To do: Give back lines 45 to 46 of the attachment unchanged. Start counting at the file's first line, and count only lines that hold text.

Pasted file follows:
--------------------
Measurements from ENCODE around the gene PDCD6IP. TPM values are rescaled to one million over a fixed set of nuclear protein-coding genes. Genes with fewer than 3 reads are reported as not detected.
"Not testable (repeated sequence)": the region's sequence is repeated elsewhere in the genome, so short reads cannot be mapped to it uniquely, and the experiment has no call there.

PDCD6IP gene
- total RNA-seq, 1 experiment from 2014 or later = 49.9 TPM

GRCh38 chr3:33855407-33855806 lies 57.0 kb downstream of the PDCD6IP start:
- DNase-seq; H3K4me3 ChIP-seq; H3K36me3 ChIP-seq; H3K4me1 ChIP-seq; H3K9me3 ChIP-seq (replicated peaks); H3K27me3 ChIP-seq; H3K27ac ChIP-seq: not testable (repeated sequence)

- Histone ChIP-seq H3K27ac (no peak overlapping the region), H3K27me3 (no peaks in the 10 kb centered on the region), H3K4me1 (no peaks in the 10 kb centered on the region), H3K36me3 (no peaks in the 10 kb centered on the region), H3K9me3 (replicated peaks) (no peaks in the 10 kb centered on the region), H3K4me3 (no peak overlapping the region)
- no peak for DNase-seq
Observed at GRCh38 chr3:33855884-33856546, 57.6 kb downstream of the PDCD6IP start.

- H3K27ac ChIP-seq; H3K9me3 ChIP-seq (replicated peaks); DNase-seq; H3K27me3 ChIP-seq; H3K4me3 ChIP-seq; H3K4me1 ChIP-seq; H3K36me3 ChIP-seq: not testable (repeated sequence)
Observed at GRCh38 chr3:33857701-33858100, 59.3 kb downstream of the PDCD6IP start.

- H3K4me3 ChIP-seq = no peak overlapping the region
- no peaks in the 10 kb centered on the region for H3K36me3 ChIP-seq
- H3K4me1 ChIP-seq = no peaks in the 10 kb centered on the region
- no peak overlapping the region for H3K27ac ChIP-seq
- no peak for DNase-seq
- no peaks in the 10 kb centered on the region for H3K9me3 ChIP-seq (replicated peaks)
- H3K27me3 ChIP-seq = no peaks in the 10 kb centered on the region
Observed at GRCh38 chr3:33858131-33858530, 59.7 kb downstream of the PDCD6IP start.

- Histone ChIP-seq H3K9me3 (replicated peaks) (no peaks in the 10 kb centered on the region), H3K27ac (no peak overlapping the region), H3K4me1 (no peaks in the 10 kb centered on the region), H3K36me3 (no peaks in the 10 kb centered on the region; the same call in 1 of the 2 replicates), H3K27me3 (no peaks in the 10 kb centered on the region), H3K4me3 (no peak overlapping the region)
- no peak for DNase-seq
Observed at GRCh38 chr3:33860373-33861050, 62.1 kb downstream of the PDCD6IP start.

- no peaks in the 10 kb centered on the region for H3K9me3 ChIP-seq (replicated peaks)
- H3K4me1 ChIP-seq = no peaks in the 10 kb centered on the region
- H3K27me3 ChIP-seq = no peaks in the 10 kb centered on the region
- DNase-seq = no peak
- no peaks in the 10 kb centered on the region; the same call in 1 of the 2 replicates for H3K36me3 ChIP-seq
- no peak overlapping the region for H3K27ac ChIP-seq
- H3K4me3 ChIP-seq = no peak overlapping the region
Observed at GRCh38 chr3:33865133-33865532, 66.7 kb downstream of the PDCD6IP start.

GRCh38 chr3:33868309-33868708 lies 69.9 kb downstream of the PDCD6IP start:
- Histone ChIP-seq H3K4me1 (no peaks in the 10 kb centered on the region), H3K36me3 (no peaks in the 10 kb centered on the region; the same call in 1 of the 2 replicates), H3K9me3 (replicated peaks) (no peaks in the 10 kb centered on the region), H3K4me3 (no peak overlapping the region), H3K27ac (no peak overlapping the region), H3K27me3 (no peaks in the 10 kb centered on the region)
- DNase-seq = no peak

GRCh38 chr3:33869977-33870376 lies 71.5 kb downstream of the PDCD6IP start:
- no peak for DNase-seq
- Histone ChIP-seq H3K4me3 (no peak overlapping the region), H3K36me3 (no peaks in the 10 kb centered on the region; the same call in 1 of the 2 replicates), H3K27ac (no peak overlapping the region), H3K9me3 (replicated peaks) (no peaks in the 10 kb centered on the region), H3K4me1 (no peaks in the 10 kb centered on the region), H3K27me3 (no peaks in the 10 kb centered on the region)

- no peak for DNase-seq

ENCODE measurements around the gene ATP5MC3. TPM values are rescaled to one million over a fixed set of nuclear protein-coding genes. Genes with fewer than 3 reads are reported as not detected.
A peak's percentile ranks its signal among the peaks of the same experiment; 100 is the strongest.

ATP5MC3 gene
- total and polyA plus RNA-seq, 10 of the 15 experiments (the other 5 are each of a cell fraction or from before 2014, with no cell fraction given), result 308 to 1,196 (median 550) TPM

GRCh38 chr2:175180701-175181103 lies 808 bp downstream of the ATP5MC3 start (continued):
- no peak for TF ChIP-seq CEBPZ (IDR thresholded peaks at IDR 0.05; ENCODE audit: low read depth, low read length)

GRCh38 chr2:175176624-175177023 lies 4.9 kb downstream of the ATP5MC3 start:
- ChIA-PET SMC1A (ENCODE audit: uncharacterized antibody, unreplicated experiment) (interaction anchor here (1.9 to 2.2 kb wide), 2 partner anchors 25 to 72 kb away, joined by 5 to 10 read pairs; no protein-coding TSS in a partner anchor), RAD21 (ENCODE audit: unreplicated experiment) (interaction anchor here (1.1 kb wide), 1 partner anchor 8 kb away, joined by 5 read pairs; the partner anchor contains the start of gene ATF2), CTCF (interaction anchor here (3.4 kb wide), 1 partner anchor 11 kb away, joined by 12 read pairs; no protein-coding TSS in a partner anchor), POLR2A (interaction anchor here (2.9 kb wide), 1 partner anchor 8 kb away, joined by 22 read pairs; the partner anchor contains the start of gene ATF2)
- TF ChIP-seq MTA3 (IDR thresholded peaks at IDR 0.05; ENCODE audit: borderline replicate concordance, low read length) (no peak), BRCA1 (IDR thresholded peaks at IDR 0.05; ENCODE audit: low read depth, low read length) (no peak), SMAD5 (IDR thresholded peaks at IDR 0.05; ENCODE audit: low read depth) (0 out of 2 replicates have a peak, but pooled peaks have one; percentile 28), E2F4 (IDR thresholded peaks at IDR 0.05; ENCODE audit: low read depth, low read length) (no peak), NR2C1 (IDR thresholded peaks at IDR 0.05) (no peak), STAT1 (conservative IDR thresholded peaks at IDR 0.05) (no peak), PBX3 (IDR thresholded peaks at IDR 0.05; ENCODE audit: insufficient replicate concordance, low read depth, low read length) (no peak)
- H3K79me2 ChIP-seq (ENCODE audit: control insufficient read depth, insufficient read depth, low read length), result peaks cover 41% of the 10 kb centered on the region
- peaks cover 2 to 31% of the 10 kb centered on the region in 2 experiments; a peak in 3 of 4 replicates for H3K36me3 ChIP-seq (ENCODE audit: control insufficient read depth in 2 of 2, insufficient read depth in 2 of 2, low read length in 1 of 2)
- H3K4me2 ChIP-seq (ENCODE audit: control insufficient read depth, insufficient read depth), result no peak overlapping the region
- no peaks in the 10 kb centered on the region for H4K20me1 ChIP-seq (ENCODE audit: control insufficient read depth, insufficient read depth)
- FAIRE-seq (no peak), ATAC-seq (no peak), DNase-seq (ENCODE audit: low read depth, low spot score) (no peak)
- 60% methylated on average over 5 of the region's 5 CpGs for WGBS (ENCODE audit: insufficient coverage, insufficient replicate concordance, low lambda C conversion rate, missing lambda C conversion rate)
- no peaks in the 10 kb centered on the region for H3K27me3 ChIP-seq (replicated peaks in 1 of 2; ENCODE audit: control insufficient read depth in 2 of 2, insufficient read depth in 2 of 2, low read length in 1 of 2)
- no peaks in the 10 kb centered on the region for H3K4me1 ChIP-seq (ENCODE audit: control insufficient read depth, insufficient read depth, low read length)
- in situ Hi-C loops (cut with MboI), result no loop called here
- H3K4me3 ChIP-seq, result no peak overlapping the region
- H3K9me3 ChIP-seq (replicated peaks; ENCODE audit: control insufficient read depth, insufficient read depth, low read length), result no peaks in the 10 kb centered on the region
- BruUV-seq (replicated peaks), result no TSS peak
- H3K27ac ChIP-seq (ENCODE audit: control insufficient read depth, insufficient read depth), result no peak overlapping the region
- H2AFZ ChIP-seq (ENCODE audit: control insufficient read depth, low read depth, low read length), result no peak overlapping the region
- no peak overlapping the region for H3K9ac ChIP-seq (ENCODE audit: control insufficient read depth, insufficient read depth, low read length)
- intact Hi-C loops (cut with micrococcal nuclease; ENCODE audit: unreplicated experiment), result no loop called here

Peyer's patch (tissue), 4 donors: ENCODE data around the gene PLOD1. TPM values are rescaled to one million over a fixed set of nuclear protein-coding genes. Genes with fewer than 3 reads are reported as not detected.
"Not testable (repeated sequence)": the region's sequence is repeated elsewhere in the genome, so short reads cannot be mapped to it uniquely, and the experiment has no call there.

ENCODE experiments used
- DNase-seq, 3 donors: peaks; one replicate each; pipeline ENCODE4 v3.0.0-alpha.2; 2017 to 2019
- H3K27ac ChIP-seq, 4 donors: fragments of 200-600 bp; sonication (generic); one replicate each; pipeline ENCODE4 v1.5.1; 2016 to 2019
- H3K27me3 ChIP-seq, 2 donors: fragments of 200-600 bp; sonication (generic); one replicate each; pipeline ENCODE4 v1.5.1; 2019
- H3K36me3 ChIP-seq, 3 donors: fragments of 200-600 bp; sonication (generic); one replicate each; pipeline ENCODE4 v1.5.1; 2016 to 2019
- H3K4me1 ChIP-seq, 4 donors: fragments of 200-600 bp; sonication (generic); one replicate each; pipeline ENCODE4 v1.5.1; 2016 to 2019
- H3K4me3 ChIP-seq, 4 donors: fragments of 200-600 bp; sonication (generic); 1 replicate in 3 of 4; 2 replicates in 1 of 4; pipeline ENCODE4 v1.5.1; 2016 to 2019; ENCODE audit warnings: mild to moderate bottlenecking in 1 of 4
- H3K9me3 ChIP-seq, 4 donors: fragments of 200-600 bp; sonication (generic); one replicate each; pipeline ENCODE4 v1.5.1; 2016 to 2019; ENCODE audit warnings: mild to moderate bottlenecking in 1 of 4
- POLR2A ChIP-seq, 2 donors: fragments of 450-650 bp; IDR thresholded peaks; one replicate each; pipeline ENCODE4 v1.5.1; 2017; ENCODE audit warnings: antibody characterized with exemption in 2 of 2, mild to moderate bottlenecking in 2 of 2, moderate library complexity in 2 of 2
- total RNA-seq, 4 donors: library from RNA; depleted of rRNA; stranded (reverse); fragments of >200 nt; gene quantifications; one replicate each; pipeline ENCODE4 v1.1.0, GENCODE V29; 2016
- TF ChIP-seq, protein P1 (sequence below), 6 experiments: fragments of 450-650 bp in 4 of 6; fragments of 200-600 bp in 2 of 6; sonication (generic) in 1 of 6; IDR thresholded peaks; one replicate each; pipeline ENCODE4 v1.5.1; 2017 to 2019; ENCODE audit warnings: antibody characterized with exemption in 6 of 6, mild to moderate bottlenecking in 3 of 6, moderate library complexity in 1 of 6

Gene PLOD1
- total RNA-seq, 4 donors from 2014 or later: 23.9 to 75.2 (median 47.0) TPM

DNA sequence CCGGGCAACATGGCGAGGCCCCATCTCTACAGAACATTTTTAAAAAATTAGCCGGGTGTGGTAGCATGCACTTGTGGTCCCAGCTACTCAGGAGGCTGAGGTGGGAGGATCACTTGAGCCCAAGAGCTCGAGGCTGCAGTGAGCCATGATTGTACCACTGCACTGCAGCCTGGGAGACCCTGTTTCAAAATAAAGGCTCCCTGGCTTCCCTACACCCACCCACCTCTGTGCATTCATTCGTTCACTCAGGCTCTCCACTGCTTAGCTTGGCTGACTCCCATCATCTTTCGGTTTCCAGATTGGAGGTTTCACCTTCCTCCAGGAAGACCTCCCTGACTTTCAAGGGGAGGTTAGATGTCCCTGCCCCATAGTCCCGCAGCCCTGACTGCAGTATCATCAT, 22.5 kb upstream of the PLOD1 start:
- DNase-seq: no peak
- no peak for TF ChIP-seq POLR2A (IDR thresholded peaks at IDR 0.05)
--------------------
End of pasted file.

- ChIA-PET SMC1A (ENCODE audit: uncharacterized antibody, unreplicated experiment) (interaction anchor here (1.9 to 2.2 kb wide), 2 partner anchors 25 to 72 kb away, joined by 5 to 10 read pairs; no protein-coding TSS in a partner anchor), RAD21 (ENCODE audit: unreplicated experiment) (interaction anchor here (1.1 kb wide), 1 partner anchor 8 kb away, joined by 5 read pairs; the partner anchor contains the start of gene ATF2), CTCF (interaction anchor here (3.4 kb wide), 1 partner anchor 11 kb away, joined by 12 read pairs; no protein-coding TSS in a partner anchor), POLR2A (interaction anchor here (2.9 kb wide), 1 partner anchor 8 kb away, joined by 22 read pairs; the partner anchor contains the start of gene ATF2)
- TF ChIP-seq MTA3 (IDR thresholded peaks at IDR 0.05; ENCODE audit: borderline replicate concordance, low read length) (no peak), BRCA1 (IDR thresholded peaks at IDR 0.05; ENCODE audit: low read depth, low read length) (no peak), SMAD5 (IDR thresholded peaks at IDR 0.05; ENCODE audit: low read depth) (0 out of 2 replicates have a peak, but pooled peaks have one; percentile 28), E2F4 (IDR thresholded peaks at IDR 0.05; ENCODE audit: low read depth, low read length) (no peak), NR2C1 (IDR thresholded peaks at IDR 0.05) (no peak), STAT1 (conservative IDR thresholded peaks at IDR 0.05) (no peak), PBX3 (IDR thresholded peaks at IDR 0.05; ENCODE audit: insufficient replicate concordance, low read depth, low read length) (no peak)